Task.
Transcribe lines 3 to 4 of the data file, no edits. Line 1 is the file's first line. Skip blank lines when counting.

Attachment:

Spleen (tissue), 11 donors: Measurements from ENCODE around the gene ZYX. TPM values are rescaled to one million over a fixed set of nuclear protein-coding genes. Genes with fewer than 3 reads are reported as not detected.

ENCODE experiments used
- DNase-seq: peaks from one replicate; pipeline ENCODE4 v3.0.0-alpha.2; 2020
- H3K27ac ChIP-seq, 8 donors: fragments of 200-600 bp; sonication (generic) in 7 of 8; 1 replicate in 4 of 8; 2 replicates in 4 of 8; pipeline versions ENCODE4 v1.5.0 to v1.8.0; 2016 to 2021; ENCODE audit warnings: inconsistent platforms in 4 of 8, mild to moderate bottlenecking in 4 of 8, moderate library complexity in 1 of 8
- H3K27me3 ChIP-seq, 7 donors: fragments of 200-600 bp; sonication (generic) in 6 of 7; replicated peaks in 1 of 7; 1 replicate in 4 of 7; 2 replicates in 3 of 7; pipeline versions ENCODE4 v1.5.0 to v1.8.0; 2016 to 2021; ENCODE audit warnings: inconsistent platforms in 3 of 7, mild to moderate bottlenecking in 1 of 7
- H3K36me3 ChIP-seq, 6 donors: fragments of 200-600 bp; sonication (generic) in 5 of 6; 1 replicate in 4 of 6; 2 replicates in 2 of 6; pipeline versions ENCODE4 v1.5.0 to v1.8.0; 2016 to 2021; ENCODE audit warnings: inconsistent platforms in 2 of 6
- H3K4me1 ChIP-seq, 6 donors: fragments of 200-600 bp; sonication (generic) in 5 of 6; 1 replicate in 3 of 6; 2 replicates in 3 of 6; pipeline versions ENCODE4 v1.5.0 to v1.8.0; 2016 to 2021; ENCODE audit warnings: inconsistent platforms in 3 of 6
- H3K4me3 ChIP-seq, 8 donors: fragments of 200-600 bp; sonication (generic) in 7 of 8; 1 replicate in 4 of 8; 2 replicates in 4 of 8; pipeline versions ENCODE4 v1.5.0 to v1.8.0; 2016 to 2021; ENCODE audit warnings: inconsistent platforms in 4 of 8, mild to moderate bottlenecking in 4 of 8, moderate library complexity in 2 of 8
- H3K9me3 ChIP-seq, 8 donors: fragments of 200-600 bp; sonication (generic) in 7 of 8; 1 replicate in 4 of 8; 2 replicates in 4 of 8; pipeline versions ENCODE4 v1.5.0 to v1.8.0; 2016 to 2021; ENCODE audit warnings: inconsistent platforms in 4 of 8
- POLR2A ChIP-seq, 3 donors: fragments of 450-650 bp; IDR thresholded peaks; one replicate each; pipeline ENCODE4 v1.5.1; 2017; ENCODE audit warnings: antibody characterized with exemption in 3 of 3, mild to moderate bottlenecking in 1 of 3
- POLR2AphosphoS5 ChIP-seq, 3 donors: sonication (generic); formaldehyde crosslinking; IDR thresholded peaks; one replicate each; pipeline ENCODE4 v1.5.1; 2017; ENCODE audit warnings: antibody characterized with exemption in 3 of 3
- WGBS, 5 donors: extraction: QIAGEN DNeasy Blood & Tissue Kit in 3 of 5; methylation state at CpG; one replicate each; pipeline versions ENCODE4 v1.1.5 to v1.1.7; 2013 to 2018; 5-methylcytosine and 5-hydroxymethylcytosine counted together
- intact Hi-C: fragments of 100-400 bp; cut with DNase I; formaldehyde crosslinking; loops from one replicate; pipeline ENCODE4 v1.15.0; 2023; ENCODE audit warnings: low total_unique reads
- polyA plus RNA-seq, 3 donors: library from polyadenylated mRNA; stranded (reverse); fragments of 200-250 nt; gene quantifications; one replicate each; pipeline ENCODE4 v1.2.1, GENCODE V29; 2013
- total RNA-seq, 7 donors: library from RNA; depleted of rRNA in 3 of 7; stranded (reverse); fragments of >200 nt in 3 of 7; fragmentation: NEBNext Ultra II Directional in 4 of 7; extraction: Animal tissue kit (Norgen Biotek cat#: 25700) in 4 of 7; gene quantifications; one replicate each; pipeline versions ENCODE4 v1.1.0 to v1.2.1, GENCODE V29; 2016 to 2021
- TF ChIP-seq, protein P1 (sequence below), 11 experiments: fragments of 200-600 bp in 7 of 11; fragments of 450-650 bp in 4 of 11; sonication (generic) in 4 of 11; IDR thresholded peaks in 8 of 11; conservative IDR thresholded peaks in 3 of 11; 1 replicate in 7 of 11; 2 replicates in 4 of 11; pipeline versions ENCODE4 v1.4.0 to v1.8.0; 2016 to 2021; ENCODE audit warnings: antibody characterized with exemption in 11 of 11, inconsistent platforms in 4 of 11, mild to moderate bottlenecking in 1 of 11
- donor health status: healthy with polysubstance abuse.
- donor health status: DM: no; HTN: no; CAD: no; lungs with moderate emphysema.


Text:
- DNase-seq: peaks from one replicate; pipeline ENCODE4 v3.0.0-alpha.2; 2020
- H3K27ac ChIP-seq, 8 donors: fragments of 200-600 bp; sonication (generic) in 7 of 8; 1 replicate in 4 of 8; 2 replicates in 4 of 8; pipeline versions ENCODE4 v1.5.0 to v1.8.0; 2016 to 2021; ENCODE audit warnings: inconsistent platforms in 4 of 8, mild to moderate bottlenecking in 4 of 8, moderate library complexity in 1 of 8